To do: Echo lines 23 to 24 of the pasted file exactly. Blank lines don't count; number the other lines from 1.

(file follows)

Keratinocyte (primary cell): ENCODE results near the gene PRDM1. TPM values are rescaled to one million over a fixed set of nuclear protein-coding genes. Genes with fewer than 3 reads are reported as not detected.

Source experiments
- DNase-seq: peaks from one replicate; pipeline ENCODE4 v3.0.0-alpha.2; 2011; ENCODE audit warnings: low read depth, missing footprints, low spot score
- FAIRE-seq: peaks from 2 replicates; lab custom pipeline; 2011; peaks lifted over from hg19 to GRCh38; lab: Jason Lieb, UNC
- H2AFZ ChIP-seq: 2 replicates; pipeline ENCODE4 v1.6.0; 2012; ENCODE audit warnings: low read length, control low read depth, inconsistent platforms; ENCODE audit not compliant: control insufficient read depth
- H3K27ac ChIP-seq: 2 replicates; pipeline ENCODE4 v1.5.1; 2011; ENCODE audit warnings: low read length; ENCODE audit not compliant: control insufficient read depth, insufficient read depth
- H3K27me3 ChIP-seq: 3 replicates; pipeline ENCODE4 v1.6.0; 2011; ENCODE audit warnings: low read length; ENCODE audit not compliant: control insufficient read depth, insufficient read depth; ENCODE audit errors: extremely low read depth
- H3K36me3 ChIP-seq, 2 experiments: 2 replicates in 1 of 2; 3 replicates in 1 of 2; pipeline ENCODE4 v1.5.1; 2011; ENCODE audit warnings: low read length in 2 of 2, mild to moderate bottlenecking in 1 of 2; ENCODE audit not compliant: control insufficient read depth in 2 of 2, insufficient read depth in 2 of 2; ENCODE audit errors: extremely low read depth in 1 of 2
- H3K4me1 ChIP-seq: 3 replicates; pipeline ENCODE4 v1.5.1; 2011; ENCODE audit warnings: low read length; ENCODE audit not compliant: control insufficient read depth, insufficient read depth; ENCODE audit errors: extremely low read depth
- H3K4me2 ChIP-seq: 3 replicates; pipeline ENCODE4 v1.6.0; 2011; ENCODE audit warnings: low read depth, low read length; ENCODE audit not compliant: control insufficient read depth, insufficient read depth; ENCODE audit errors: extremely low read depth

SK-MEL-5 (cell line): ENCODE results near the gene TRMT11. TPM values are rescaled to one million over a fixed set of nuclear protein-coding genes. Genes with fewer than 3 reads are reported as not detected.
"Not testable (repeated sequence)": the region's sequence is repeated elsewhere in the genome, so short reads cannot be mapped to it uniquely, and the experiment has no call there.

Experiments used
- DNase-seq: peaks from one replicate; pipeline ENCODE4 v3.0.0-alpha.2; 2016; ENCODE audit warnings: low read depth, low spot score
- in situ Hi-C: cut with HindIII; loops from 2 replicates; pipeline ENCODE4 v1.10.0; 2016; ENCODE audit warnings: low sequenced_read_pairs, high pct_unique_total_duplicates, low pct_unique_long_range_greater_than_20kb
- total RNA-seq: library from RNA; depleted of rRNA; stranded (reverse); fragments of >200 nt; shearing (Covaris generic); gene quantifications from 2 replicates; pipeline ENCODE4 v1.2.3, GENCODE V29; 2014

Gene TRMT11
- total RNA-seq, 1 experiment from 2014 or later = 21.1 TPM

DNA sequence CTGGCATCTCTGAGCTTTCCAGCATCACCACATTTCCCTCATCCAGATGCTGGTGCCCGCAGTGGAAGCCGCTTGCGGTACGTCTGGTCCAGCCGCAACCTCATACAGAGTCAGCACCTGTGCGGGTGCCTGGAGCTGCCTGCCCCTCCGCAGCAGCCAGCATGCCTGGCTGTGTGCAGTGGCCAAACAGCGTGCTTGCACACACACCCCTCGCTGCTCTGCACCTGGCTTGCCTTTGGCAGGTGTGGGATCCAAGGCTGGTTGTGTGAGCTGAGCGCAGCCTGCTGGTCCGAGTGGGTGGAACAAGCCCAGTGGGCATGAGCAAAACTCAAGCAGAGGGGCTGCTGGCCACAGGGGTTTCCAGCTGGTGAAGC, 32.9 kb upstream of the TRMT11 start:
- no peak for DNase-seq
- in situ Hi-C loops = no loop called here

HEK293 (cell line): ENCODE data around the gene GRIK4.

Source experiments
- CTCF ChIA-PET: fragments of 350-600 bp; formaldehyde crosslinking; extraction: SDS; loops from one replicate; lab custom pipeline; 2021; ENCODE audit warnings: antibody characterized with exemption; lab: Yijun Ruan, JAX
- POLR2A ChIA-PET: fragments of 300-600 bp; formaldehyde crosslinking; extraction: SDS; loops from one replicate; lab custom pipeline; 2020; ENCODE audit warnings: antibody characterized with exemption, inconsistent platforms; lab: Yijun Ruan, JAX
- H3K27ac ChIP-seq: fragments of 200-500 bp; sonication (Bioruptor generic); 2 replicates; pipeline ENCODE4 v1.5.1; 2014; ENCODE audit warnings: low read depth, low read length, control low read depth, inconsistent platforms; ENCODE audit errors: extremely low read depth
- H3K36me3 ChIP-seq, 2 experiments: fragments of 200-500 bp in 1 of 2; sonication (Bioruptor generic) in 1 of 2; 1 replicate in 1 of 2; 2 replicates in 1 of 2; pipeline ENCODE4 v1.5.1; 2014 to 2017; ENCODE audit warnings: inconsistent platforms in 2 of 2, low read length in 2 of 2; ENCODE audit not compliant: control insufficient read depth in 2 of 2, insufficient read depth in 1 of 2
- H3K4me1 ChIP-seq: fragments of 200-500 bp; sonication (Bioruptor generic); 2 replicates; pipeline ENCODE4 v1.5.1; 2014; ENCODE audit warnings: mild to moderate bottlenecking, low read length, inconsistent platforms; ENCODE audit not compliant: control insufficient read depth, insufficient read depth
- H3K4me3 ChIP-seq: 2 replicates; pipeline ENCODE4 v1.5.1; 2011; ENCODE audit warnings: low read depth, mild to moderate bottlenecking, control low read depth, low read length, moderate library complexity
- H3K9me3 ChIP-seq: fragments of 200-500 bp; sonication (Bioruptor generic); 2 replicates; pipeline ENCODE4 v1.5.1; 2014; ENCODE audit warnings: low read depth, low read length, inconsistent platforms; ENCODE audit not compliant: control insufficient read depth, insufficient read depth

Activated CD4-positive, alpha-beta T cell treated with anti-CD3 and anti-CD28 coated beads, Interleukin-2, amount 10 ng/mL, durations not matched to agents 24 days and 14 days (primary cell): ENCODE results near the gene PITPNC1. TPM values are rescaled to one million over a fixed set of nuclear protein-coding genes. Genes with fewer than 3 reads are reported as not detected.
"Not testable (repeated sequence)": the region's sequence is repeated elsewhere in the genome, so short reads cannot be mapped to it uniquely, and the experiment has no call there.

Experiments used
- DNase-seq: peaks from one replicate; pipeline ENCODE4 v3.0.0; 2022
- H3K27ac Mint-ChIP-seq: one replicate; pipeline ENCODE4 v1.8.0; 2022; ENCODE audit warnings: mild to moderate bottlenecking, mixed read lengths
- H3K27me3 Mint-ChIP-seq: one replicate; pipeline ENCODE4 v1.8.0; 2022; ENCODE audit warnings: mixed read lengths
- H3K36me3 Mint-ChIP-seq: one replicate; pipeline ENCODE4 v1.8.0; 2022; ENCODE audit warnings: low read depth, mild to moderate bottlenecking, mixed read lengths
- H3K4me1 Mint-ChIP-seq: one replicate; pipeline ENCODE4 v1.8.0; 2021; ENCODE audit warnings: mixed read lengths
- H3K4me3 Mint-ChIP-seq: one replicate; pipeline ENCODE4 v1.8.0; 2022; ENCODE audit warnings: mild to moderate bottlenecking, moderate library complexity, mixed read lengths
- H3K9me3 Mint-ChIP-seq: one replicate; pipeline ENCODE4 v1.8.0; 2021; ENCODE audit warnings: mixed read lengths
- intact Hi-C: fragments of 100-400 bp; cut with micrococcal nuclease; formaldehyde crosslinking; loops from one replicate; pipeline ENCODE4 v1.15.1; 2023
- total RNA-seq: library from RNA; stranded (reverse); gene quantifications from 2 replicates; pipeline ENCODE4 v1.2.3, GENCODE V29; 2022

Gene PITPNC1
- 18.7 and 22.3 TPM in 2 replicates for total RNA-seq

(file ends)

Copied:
Source experiments
- CTCF ChIA-PET: fragments of 350-600 bp; formaldehyde crosslinking; extraction: SDS; loops from one replicate; lab custom pipeline; 2021; ENCODE audit warnings: antibody characterized with exemption; lab: Yijun Ruan, JAX